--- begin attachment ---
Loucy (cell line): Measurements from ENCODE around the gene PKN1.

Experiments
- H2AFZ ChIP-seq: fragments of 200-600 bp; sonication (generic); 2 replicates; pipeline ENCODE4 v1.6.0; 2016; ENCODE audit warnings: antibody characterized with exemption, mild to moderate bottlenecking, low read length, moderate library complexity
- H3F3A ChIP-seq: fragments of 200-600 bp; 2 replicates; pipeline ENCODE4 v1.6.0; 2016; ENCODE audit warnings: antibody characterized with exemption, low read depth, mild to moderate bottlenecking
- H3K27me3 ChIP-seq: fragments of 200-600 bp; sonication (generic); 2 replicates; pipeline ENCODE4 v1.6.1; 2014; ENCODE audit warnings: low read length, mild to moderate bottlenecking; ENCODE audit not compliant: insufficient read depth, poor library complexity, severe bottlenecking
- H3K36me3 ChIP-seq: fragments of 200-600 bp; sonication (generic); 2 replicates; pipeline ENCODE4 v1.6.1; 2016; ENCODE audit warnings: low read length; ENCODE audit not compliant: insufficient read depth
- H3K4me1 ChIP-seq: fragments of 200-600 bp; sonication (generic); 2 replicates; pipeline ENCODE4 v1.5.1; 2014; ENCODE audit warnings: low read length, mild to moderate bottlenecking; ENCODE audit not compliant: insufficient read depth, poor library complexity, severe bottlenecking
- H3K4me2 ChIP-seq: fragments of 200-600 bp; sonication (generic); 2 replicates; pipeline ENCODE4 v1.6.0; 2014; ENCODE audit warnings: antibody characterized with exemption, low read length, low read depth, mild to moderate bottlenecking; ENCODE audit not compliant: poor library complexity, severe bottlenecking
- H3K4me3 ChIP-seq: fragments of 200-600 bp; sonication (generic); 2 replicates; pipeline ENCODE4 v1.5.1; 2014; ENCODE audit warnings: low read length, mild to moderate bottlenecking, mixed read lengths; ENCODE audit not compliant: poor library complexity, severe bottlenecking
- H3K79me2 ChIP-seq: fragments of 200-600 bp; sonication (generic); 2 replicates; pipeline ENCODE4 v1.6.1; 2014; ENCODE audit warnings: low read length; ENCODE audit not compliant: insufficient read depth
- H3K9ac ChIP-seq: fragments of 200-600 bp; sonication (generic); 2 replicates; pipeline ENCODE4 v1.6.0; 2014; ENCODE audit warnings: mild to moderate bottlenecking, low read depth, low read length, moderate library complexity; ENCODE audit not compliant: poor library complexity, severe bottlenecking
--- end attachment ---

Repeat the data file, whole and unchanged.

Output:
Loucy (cell line): Measurements from ENCODE around the gene PKN1.

Experiments
- H2AFZ ChIP-seq: fragments of 200-600 bp; sonication (generic); 2 replicates; pipeline ENCODE4 v1.6.0; 2016; ENCODE audit warnings: antibody characterized with exemption, mild to moderate bottlenecking, low read length, moderate library complexity
- H3F3A ChIP-seq: fragments of 200-600 bp; 2 replicates; pipeline ENCODE4 v1.6.0; 2016; ENCODE audit warnings: antibody characterized with exemption, low read depth, mild to moderate bottlenecking
- H3K27me3 ChIP-seq: fragments of 200-600 bp; sonication (generic); 2 replicates; pipeline ENCODE4 v1.6.1; 2014; ENCODE audit warnings: low read length, mild to moderate bottlenecking; ENCODE audit not compliant: insufficient read depth, poor library complexity, severe bottlenecking
- H3K36me3 ChIP-seq: fragments of 200-600 bp; sonication (generic); 2 replicates; pipeline ENCODE4 v1.6.1; 2016; ENCODE audit warnings: low read length; ENCODE audit not compliant: insufficient read depth
- H3K4me1 ChIP-seq: fragments of 200-600 bp; sonication (generic); 2 replicates; pipeline ENCODE4 v1.5.1; 2014; ENCODE audit warnings: low read length, mild to moderate bottlenecking; ENCODE audit not compliant: insufficient read depth, poor library complexity, severe bottlenecking
- H3K4me2 ChIP-seq: fragments of 200-600 bp; sonication (generic); 2 replicates; pipeline ENCODE4 v1.6.0; 2014; ENCODE audit warnings: antibody characterized with exemption, low read length, low read depth, mild to moderate bottlenecking; ENCODE audit not compliant: poor library complexity, severe bottlenecking
- H3K4me3 ChIP-seq: fragments of 200-600 bp; sonication (generic); 2 replicates; pipeline ENCODE4 v1.5.1; 2014; ENCODE audit warnings: low read length, mild to moderate bottlenecking, mixed read lengths; ENCODE audit not compliant: poor library complexity, severe bottlenecking
- H3K79me2 ChIP-seq: fragments of 200-600 bp; sonication (generic); 2 replicates; pipeline ENCODE4 v1.6.1; 2014; ENCODE audit warnings: low read length; ENCODE audit not compliant: insufficient read depth
- H3K9ac ChIP-seq: fragments of 200-600 bp; sonication (generic); 2 replicates; pipeline ENCODE4 v1.6.0; 2014; ENCODE audit warnings: mild to moderate bottlenecking, low read depth, low read length, moderate library complexity; ENCODE audit not compliant: poor library complexity, severe bottlenecking